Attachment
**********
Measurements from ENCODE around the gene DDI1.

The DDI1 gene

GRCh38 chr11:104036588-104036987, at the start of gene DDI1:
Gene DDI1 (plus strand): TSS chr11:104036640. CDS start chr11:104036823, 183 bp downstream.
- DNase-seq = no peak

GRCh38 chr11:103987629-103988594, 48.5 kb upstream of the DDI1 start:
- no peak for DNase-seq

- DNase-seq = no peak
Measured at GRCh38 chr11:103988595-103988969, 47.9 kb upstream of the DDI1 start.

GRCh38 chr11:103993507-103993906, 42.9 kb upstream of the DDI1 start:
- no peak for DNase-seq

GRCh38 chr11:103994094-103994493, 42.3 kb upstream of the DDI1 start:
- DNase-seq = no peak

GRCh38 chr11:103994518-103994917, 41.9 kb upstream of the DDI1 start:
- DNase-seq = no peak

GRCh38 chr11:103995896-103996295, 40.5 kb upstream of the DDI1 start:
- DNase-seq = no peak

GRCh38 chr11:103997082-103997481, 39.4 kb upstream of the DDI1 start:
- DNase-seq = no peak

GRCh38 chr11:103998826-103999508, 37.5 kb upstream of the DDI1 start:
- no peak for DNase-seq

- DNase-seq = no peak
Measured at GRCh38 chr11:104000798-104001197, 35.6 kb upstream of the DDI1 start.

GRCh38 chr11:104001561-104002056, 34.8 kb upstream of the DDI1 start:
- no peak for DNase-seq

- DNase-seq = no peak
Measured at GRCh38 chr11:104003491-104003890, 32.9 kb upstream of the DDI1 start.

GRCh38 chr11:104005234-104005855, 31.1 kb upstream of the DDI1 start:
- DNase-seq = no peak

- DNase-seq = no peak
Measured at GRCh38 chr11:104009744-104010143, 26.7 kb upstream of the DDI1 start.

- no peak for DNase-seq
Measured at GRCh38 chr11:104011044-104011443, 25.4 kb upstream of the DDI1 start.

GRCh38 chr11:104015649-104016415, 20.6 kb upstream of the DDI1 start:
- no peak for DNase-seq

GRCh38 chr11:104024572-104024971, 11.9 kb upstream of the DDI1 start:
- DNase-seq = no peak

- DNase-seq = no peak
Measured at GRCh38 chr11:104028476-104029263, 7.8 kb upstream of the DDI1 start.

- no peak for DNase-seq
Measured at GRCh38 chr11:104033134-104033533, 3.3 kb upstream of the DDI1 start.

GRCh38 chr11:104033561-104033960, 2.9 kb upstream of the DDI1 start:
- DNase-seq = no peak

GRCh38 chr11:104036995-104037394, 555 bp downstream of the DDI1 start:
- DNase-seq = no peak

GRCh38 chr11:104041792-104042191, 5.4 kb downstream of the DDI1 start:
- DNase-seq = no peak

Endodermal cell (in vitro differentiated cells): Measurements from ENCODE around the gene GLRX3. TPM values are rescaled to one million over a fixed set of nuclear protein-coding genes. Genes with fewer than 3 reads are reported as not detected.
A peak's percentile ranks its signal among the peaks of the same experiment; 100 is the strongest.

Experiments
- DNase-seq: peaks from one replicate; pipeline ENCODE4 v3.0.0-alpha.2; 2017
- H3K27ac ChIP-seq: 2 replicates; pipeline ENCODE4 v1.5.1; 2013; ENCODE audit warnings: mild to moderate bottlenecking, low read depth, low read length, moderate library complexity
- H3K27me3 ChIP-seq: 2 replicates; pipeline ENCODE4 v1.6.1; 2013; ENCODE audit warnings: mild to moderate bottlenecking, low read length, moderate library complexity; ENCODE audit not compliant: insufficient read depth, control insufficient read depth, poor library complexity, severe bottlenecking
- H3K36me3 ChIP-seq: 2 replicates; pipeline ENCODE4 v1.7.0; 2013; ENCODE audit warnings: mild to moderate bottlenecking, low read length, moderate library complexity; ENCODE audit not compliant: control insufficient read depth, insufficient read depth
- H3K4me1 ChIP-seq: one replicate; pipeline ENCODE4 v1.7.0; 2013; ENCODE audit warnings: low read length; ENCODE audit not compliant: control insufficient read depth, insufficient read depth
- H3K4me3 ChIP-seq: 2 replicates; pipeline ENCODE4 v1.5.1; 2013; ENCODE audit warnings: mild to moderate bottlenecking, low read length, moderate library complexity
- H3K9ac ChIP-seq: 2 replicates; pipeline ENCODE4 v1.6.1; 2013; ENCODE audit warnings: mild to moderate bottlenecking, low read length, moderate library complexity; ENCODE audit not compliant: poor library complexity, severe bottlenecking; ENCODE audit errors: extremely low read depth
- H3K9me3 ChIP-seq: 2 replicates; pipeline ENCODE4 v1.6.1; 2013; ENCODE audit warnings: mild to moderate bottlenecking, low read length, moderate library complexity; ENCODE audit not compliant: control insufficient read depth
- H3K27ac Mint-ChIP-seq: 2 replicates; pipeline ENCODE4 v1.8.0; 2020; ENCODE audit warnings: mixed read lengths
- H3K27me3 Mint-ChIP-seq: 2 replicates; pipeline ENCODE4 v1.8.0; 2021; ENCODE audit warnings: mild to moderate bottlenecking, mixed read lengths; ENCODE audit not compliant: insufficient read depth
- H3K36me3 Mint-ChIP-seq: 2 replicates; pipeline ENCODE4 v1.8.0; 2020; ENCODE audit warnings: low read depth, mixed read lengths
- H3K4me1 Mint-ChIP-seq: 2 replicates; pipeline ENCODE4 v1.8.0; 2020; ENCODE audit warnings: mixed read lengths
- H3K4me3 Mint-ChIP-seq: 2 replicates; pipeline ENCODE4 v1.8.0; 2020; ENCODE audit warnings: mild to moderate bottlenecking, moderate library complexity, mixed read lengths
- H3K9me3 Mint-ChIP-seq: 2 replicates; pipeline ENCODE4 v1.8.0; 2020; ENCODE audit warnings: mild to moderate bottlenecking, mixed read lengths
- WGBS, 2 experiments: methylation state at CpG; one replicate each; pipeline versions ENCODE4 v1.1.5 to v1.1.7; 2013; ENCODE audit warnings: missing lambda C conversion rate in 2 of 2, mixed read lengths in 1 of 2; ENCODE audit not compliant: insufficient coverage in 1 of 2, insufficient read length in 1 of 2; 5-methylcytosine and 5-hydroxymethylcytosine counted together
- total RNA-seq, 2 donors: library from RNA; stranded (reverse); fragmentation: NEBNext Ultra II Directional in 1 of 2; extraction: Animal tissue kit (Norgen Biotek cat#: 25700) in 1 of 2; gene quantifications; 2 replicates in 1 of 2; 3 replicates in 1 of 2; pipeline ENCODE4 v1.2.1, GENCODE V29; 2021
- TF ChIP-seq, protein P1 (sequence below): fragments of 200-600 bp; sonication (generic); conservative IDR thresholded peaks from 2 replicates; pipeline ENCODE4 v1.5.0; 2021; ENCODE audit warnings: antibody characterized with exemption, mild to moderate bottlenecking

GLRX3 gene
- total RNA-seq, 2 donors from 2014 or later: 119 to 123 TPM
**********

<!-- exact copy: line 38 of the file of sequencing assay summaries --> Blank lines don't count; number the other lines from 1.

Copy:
- DNase-seq = no peak